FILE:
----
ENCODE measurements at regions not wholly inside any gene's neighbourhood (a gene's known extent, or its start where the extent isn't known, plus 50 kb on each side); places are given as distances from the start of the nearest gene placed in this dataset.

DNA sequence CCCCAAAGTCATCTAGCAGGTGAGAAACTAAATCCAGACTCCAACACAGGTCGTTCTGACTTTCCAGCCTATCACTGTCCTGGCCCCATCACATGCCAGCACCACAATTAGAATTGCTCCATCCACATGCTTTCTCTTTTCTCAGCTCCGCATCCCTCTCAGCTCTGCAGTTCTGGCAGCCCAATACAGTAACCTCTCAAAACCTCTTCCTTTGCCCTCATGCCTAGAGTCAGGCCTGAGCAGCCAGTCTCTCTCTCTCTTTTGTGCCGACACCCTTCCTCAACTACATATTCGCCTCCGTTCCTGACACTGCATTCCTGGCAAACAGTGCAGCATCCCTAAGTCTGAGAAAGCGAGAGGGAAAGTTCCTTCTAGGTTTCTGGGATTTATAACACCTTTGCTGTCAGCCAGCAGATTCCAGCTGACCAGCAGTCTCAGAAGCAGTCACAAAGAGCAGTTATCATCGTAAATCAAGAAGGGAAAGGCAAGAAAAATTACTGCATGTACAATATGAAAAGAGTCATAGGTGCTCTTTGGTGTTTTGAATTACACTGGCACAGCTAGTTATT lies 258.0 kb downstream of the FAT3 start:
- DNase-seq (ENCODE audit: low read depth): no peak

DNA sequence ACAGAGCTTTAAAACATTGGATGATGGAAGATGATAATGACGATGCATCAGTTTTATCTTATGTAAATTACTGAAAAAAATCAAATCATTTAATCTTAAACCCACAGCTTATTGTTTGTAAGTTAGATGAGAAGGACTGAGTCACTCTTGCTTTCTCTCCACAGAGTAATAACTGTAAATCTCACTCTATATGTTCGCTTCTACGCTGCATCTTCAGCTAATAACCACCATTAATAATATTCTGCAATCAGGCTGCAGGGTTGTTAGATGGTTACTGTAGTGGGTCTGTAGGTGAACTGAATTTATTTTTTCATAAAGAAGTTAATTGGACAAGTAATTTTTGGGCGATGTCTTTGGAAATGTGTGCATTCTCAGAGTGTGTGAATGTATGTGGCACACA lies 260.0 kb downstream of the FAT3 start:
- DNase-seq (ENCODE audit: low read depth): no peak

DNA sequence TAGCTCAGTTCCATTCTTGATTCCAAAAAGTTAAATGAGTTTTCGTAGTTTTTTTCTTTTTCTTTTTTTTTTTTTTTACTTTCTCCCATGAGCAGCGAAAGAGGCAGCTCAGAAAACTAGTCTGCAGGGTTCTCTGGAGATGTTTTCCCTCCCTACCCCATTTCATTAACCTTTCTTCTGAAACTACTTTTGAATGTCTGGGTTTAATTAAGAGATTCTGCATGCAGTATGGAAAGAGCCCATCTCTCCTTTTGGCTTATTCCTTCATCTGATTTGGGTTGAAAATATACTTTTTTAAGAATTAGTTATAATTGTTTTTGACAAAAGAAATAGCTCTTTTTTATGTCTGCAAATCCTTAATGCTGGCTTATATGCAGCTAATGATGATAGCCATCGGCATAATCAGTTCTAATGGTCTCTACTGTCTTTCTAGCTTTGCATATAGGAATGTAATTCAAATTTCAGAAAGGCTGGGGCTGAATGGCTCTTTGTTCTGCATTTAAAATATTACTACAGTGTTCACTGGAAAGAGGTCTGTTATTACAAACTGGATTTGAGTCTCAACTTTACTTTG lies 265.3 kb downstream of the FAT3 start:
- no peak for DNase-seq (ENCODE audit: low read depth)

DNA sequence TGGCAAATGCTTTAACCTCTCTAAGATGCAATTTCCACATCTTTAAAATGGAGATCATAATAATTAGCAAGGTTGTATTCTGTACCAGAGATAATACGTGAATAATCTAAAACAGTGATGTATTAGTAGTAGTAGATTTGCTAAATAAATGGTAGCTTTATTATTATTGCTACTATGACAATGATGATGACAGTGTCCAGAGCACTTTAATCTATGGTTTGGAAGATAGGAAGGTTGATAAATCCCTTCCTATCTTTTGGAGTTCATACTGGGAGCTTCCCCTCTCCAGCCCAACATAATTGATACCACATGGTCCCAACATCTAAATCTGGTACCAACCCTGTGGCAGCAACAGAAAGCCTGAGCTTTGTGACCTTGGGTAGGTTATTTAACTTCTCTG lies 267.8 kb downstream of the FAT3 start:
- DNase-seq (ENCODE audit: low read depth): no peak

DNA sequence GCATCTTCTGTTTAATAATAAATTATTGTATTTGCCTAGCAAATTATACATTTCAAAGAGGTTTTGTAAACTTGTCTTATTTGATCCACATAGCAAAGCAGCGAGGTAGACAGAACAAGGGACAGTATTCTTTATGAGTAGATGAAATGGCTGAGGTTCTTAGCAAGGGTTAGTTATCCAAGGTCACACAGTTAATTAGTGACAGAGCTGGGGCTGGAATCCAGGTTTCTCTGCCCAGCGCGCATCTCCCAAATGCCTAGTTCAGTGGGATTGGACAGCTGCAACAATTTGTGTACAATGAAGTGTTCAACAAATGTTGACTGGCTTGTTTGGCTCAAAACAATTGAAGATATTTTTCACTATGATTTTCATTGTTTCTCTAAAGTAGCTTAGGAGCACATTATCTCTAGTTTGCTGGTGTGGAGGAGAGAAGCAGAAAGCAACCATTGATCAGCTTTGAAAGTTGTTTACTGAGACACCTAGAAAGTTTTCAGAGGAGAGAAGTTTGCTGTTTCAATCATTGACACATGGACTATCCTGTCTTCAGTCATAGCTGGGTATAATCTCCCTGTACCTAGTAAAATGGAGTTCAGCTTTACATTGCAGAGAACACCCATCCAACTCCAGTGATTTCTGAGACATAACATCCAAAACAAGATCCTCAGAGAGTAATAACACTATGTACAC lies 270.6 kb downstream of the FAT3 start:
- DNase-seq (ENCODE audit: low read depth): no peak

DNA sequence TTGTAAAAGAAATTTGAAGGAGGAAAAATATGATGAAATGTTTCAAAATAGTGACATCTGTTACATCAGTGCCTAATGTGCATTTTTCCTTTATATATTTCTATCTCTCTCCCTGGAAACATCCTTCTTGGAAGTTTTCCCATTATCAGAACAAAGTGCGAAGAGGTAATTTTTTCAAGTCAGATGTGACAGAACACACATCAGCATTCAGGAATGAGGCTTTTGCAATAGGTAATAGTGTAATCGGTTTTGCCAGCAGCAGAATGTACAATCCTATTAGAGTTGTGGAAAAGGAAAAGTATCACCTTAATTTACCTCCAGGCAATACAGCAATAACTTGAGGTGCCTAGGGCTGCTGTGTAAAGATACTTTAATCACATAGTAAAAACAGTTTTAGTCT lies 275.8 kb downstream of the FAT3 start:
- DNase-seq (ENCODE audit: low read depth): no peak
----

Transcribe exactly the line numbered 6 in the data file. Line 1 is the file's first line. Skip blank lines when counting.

DNA sequence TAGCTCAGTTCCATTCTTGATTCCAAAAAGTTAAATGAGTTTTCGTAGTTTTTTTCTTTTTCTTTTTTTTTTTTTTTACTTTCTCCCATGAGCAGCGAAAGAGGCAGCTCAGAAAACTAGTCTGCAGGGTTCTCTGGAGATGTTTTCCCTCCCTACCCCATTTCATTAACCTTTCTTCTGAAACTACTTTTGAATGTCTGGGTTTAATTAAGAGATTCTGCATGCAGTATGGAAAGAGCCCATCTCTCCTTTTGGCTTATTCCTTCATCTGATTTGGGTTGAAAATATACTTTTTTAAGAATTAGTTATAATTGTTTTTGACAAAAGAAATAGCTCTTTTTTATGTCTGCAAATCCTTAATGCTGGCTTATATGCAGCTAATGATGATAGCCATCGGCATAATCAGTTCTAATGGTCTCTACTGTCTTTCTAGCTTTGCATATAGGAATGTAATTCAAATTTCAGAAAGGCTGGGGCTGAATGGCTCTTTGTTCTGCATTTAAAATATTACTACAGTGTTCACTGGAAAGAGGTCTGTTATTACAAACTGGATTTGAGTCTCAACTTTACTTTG lies 265.3 kb downstream of the FAT3 start: